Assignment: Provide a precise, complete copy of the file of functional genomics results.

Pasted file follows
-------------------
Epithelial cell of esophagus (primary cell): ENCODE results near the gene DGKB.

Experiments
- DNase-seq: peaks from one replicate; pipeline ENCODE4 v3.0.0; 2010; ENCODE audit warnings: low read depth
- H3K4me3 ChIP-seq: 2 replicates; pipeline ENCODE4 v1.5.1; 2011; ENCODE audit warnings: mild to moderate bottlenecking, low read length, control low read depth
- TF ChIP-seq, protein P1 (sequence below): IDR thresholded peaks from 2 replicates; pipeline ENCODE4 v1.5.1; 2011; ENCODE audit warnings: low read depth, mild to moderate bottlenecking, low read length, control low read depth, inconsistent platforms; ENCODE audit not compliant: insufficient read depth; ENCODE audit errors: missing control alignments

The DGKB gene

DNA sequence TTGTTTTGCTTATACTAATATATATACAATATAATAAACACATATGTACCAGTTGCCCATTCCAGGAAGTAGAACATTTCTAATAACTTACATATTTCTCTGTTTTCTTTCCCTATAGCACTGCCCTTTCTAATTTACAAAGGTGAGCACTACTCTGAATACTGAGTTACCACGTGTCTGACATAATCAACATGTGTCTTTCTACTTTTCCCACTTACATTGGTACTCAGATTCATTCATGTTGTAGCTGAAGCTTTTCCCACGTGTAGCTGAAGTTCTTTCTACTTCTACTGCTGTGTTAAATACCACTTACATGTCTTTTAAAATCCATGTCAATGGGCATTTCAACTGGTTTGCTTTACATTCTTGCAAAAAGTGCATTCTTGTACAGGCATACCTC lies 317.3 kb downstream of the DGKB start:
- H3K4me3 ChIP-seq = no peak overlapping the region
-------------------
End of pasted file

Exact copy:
Epithelial cell of esophagus (primary cell): ENCODE results near the gene DGKB.

Experiments
- DNase-seq: peaks from one replicate; pipeline ENCODE4 v3.0.0; 2010; ENCODE audit warnings: low read depth
- H3K4me3 ChIP-seq: 2 replicates; pipeline ENCODE4 v1.5.1; 2011; ENCODE audit warnings: mild to moderate bottlenecking, low read length, control low read depth
- TF ChIP-seq, protein P1 (sequence below): IDR thresholded peaks from 2 replicates; pipeline ENCODE4 v1.5.1; 2011; ENCODE audit warnings: low read depth, mild to moderate bottlenecking, low read length, control low read depth, inconsistent platforms; ENCODE audit not compliant: insufficient read depth; ENCODE audit errors: missing control alignments

The DGKB gene

DNA sequence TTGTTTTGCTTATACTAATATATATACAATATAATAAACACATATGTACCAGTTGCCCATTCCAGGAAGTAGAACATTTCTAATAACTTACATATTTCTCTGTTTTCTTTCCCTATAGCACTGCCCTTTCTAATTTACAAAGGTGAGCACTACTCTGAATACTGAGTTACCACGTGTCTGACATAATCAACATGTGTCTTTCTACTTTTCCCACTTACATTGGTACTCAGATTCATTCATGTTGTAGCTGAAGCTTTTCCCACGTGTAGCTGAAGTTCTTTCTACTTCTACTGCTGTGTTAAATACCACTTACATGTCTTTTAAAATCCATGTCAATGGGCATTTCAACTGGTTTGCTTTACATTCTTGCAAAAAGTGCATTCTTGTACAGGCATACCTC lies 317.3 kb downstream of the DGKB start:
- H3K4me3 ChIP-seq = no peak overlapping the region